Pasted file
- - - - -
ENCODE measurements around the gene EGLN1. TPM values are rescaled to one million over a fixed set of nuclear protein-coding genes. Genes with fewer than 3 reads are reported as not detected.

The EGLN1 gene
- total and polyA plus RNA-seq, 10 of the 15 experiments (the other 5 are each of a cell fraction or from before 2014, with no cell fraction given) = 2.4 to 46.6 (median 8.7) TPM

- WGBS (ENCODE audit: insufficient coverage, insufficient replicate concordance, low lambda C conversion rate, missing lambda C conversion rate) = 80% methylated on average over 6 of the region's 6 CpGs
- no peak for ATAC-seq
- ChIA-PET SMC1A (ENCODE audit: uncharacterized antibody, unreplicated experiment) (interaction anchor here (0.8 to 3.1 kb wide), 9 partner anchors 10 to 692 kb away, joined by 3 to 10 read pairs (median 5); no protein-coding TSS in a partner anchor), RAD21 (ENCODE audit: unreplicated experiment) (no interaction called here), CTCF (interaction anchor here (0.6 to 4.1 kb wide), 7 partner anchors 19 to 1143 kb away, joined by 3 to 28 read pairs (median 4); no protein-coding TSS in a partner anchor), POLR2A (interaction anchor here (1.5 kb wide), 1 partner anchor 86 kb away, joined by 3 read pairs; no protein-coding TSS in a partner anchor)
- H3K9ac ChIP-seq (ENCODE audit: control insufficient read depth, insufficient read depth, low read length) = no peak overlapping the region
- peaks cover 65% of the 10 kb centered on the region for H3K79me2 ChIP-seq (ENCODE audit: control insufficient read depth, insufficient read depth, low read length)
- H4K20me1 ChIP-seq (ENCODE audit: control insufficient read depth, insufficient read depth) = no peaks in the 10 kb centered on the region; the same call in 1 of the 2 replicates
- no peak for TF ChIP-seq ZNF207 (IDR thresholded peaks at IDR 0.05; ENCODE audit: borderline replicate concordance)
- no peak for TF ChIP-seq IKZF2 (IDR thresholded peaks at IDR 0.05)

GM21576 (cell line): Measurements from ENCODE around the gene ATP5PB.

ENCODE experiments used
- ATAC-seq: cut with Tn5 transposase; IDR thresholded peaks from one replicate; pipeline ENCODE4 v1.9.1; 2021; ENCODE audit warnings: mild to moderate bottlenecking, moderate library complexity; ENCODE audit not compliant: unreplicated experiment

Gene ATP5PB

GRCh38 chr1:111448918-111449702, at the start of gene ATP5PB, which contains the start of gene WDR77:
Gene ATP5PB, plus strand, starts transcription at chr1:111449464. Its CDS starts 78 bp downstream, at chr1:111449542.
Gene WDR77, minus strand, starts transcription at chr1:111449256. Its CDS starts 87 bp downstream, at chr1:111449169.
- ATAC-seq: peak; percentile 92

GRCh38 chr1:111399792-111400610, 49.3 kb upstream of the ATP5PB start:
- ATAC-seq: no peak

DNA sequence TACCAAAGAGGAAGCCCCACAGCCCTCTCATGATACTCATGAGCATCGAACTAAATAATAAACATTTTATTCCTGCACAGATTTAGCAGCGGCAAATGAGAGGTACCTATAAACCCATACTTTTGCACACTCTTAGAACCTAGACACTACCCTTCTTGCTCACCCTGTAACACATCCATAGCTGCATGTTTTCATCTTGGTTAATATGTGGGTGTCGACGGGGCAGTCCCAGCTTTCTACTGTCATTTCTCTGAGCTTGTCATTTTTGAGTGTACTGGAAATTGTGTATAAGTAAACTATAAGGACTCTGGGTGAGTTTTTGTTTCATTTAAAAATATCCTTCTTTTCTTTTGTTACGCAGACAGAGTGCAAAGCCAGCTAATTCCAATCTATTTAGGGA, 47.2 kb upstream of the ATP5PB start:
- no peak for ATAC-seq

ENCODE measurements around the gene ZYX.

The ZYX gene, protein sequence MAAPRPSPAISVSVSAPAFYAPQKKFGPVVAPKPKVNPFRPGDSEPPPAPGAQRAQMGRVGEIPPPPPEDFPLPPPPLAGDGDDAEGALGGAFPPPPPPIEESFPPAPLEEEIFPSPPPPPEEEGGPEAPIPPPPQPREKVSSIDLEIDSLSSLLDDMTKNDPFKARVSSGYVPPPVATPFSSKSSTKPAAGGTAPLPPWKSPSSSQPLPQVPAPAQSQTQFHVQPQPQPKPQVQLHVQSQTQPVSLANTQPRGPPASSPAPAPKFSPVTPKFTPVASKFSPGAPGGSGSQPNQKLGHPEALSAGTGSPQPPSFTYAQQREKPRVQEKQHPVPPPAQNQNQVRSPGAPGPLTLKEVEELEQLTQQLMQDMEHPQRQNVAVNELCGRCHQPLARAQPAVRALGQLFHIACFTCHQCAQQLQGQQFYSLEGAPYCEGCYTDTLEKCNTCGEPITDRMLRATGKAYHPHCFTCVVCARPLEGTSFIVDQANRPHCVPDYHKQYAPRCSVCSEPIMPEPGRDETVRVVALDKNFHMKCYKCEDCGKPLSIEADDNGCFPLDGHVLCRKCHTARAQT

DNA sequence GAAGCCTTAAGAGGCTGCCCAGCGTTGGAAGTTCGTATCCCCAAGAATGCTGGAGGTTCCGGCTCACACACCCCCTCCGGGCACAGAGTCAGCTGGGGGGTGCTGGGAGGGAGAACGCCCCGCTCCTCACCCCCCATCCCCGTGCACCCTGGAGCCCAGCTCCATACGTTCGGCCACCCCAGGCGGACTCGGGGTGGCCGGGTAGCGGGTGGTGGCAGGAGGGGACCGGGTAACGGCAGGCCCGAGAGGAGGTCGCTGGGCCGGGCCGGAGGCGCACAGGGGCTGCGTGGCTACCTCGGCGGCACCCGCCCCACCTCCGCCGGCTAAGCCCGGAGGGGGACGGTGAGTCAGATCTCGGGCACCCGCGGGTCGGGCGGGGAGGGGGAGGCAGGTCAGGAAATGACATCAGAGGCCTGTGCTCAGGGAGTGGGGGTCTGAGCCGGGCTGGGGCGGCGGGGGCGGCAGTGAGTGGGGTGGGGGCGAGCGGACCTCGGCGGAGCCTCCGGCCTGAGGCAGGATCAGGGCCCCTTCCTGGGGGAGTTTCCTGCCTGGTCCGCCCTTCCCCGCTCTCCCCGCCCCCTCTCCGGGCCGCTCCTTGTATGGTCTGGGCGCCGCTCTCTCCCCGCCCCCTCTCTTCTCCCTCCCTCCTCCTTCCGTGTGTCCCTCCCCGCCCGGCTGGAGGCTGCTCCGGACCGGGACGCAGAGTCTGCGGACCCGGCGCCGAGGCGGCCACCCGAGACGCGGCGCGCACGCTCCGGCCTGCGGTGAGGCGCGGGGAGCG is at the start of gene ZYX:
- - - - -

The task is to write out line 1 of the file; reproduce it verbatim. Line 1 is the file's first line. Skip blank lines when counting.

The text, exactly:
ENCODE measurements around the gene EGLN1. TPM values are rescaled to one million over a fixed set of nuclear protein-coding genes. Genes with fewer than 3 reads are reported as not detected.